While in the days of old, it was commonplace to introduce a comic book villain directly in the hero’s film. Not today where gradual dripping of world and character building before the two face-off, approximately three films down the line, with maximum build-up. In 2018, the tale of how an intergalactic alien symbiote and an investigative reporter teamed up to save humanity, and eventually fight Spider-Man were chronicled in the tale of Venom.
Investigative reporter, Eddie Brock, screws up his career when he uses his girlfriend’s confidential information to try and ambush Life Foundation executive, Carlton Drake. After getting a tip that he was right, Brock attempts to seek the truth. Breaking into the Life Foundation, Brock accidentally bonds with the mysterious goo. It plays on his mind, literally, they both benefit, increasing Brocks fighting prowess, and the Symbiote having something to eat, but this symbiosis may be deadly to the puny human host. Although, the entirety of humanity may also be doomed if the two don’t work together and stop Venom’s family from coercing Drake and bringing wanton destruction to the unsuspecting citizens of earth. Can Brock survive with the fate of humanity on him and the Symbiote forming a mutually parasitic relationship?
With a character like Venom, it’s a precarious tightrope of how you want to play the character, and sure he is one of the darker elements of the Marvel Universe but the fan-base spans all ages and graphic mutilations and devouring the human populous might not be the best solution currently. The burden is certainly resting on the shoulders of Tom Hardy, who ends up giving a certain physicality to depicting the ever-increasing effects the Symbiote has in its reluctant human host. Hardy also has the task of voicing Venom, the two do make for an impressive double act, a task even more impressive considering that Hardy must play against himself, but he does the job, nonetheless. His take on Venom is interesting who we learn is the runt of his team, it’s a fascinating touch, one that could yield dividends depending on how many Venom films get made. Yet fans of the comics will also know where Brock’s ex-fiancé, Anne, will end up going, and entrusting Michelle Williams to the role is a good step.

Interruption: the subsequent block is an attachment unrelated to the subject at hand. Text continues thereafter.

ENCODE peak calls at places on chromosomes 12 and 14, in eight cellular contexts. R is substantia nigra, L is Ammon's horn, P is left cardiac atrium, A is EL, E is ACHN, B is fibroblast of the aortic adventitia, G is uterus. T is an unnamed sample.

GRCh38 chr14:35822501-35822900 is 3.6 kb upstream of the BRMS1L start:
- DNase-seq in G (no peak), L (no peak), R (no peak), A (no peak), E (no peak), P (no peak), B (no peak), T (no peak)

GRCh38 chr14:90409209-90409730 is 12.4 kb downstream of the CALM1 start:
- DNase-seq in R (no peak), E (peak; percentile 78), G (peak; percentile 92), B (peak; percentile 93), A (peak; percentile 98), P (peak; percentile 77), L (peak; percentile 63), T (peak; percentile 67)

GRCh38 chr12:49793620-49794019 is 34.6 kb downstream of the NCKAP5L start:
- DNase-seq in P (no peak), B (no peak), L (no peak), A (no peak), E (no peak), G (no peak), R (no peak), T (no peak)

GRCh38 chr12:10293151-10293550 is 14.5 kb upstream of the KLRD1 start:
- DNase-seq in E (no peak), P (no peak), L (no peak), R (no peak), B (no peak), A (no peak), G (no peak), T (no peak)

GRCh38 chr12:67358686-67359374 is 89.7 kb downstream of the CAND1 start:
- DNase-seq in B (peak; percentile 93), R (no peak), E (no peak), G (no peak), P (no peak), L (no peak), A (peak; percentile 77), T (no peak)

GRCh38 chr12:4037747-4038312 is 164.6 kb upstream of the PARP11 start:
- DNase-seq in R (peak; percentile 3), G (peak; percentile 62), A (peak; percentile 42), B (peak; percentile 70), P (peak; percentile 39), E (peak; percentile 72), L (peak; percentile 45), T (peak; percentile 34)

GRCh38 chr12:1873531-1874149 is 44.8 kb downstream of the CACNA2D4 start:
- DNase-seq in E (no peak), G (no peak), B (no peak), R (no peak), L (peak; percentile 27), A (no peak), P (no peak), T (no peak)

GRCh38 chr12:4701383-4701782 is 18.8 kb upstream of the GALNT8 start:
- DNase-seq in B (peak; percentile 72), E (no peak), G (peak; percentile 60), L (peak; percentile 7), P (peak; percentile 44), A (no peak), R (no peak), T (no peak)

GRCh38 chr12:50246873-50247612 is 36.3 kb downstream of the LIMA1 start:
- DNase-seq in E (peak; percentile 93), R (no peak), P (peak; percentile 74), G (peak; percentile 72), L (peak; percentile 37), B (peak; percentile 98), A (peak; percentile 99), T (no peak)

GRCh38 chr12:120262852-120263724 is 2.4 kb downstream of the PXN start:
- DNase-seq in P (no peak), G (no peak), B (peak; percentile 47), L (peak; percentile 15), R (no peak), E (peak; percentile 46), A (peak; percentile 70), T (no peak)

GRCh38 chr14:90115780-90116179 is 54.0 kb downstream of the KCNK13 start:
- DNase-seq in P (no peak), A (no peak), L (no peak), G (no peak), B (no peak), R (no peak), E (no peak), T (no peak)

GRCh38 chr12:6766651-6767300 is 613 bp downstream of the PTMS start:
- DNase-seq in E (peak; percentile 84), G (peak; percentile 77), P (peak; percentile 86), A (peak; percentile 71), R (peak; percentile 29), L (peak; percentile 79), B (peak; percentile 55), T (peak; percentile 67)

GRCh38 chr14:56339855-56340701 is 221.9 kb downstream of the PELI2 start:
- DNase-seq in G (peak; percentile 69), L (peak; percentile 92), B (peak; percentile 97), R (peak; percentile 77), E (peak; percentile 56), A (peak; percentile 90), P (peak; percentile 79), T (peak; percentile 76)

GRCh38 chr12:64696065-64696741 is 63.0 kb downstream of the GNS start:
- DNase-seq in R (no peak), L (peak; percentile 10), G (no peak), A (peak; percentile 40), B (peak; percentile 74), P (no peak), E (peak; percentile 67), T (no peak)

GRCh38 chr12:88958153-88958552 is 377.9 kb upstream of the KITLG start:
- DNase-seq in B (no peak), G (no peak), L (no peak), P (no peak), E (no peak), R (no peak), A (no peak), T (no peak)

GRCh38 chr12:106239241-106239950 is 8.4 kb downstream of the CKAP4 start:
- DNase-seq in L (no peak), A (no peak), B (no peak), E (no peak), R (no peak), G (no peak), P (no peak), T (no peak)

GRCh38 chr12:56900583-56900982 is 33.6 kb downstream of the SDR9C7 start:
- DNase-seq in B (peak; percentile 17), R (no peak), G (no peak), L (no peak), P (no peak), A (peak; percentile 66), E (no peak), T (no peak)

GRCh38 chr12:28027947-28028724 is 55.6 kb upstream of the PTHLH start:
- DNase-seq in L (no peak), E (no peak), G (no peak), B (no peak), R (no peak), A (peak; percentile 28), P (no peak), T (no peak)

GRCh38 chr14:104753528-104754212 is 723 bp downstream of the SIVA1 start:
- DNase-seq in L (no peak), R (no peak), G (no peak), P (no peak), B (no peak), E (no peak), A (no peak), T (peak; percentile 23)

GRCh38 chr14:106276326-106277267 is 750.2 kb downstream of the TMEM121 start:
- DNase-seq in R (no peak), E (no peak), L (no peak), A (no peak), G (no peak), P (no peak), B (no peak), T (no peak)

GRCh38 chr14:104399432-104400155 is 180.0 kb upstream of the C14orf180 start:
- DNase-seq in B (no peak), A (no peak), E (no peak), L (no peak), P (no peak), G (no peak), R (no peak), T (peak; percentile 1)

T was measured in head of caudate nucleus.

While it never gets too bleak, there’s a darker edge that’s fitting for a character like Venom. With gags about chewing pancreases, straight from the comics. Yet seeing symbiote murders and brain-eating feel a slight step beyond the tried and tested formula that the Marvel films usually do well to dabble in, though your mileage may vary. Being a Marvel film entry, there’s connective tissue all over the film, linking to a wider world of content, we learn that J. Jonah Jamerson went into space, and a significant chunk of Into the Spider-Verse for those who stay to the credits. Results in Venom being an integral piece of the puzzle, for those who wish to stay up to date with Marvel’s cinematic offerings.
Venom is a solid introduction to the franchisable potential of the oozing monster, establishing the acclaimed anti-hero while delivering an entertaining film in the meantime. Tom Hardy makes a great double act; adding ample amounts of devilish humour to the formula while not traumatising the younger viewers who want to see the next necessary instalment of the wider Marvel Mythos. The pieces are perfectly in place for continued success, and if you can stick with the symbiote, then you might have a friend in Venom.
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